The last Stooges feature-length film was followed by the animated series The New Three Stooges on television in 1965/66 with 156 episodes of five minutes each, in which the originals also appeared in real scenes. In the 1960s, the Three Stooges were also one of the most popular and highest-paid live acts in America. In 1969 they made a pilot for a new TV series called Kook's Tour , in which the "pensioners" -Stooges should go on a world tour in a combination of travel documentary and comedy. However, on January 9, 1970, Larry suffered a debilitating stroke that ended his comedian career and the plans for the TV series. That was the end of the Three Stooges.

Larry Fine died of a cerebral haemorrhage on January 24, 1975. Moe Howard died of lung cancer on May 4, 1975. Joe Besser died of heart failure in 1988, Curly Joe DeRita of pneumonia in 1993.


Most, more precisely 78 of 97 short films from the Curly era, were dubbed into German on behalf of ARD . Moe was voiced by Wolfgang Hess , Larry by Peter Thom and Curly by Joachim Kemmer . The episodes ran around 1984 in the children's program in the series Fun on Tuesday , where the trio infernale was alternately announced as The Three Crazy or The Three Stooges . The following 100 or so short films without Curly were not shown in Germany.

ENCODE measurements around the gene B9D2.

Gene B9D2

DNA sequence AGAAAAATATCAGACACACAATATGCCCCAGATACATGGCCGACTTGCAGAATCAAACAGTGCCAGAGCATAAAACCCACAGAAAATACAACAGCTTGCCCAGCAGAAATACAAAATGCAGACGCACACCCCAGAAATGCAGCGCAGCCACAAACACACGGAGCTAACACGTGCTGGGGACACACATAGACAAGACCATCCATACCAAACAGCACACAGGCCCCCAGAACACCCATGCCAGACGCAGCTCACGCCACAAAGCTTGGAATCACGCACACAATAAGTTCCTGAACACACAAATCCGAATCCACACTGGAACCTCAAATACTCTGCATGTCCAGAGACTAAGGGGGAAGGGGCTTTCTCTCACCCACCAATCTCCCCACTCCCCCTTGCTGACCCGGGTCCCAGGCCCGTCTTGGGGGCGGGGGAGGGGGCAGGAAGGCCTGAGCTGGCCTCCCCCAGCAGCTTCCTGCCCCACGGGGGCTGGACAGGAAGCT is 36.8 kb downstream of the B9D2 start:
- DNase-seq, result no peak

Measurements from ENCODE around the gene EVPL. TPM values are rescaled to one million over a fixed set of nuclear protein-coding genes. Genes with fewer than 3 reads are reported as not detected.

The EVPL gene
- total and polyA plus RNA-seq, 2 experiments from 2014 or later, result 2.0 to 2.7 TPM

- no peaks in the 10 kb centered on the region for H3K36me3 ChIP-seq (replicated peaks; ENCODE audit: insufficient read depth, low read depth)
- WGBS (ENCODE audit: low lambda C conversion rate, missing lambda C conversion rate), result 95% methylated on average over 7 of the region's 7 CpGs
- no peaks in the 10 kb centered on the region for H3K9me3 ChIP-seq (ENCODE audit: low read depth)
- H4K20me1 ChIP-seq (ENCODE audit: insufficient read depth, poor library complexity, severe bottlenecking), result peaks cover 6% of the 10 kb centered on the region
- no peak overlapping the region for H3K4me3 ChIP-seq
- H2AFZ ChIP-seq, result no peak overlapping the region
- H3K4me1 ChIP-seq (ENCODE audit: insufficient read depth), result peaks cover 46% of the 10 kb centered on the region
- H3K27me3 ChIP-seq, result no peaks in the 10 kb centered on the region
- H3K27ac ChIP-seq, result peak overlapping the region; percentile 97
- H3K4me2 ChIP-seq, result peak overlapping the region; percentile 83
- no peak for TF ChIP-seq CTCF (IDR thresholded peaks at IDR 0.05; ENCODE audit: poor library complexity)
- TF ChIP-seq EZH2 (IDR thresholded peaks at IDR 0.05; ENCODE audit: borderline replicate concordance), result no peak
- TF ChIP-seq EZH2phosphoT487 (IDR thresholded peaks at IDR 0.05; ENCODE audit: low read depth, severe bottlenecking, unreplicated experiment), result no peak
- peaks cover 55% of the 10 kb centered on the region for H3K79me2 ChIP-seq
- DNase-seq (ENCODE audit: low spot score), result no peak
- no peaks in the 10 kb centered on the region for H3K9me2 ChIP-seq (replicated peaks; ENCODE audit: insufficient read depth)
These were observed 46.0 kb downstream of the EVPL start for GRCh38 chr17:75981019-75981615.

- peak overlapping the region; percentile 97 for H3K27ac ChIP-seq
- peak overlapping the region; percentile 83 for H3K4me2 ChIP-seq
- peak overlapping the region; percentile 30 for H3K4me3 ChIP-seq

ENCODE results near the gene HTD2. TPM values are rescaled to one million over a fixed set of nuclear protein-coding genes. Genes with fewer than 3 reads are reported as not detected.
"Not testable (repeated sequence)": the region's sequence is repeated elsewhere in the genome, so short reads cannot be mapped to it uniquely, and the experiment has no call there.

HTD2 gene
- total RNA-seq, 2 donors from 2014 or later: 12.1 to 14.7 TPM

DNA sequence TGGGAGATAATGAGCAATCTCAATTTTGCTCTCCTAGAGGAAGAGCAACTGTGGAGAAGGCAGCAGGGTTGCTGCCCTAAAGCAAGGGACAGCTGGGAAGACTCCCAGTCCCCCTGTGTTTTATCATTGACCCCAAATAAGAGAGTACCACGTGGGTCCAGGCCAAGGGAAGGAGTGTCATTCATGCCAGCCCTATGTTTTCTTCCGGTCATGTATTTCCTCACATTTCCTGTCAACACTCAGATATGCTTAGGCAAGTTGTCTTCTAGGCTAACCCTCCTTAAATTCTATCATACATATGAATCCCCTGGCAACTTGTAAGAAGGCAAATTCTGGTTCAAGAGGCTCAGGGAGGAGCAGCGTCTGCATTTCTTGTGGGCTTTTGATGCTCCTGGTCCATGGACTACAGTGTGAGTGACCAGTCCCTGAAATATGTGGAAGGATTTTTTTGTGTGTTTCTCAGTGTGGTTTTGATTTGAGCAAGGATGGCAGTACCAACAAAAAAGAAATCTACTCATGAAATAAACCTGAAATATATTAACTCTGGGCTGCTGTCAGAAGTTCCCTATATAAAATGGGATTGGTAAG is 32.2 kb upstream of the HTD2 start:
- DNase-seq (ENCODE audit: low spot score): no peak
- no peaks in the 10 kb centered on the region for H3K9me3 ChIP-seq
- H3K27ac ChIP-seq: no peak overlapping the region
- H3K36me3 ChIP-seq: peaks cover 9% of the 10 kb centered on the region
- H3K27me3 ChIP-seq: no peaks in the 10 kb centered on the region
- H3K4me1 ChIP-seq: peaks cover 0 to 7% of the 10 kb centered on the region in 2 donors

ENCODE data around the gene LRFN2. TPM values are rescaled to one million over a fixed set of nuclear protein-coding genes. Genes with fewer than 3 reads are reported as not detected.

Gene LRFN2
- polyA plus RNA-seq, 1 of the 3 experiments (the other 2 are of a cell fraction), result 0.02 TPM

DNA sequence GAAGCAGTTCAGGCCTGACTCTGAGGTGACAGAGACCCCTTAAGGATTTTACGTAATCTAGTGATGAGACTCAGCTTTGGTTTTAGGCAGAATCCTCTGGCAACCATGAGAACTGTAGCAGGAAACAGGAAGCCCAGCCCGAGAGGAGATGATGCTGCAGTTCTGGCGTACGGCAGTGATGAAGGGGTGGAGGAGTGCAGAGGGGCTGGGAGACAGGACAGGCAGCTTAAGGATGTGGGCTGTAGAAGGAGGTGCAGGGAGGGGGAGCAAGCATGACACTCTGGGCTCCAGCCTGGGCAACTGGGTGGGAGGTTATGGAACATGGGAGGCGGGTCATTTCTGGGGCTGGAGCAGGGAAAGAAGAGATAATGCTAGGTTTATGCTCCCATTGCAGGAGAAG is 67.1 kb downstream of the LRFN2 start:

In the spring of 2000, long-time Stooge fan Mel Gibson produced the TV film The Three Stooges as executive producer about the life and career of the comedian troupe. Paul Ben-Victor played Moe, Evan Handler played Larry, John Kassir played Shemp, and Michael Chiklis played Curly. The film was made for the ABC and was based on Michael Fleming's authorized biography of the Stooges, The Three Stooges: From Amalgamated Morons to American Icons .

2012 movie was released in theaters The Three Stooges ( The Stooges - Three Vollpfosten turn off ) the brothers Peter and Bobby Farrelly . It wasn't a film biography, but a pure fantasy project: in three loosely connected sequences, the well-known Stooge characters experience new adventures in the present. Will Sasso can be seen as Curly, Sean Hayes as Larry and Chris Diamantopoulos as Moe. When selecting the voice actors for the German-language version, no value was placed on finding voices similar to those of the original Stooges.


Ted Healy
Real Name: Clarence Ernst Lee Nash
Born: October 1, 1896
Died: December 21, 1937 (age 41)
Stooge Phases: 1921–1931, 1932–1934

Moe Howard
Real name: Moses Harry Horwitz
Born: June 19, 1897
Died: May 4, 1975 (age 77)
Stooge phases: 1921–1970

Larry Fine
Real name: Louis Feinberg
Born: October 5, 1902
Died: January 24, 1975 (age 72)
Stooge Phases: 1925–1970

Curly Howard
Real name: Jerome Lester Horwitz
Born: October 22, 1903
Died: January 18, 1952 (age 48)
Stooge phase: 1932–1946

Shemp Howard
Real name: Samuel Horwitz
Born: March 4, 1895
Died: November 22, 1955 (age 60)
Stooge phases: 1923–1932, 1946–1955

Joe Besser
Real Name: Joseph Besser
Born: August 12, 1907
Died: March 1, 1988 (age 80)
Stooge Phase: 1956–1958

Curly Joe DeRita Real
Name: Joseph Wardell
Born: July 12, 1909
Died: July 3, 1993 (age 83)
Stooge Phase: 1958–1970

Individual evidence

  1. Okuda, Ted; Watz, Edward: The Columbia Comedy Shorts, McFarland & Company, Inc. 1986.
  2. ^ Forrester, Jeff: The Three Stooges: The Triumphs and Tragedies of the Most Popular Comedy Team of All Time, Donaldson Books 2004, p. 135.

Web links

Commons : Three Stooges  - collection of images, videos and audio files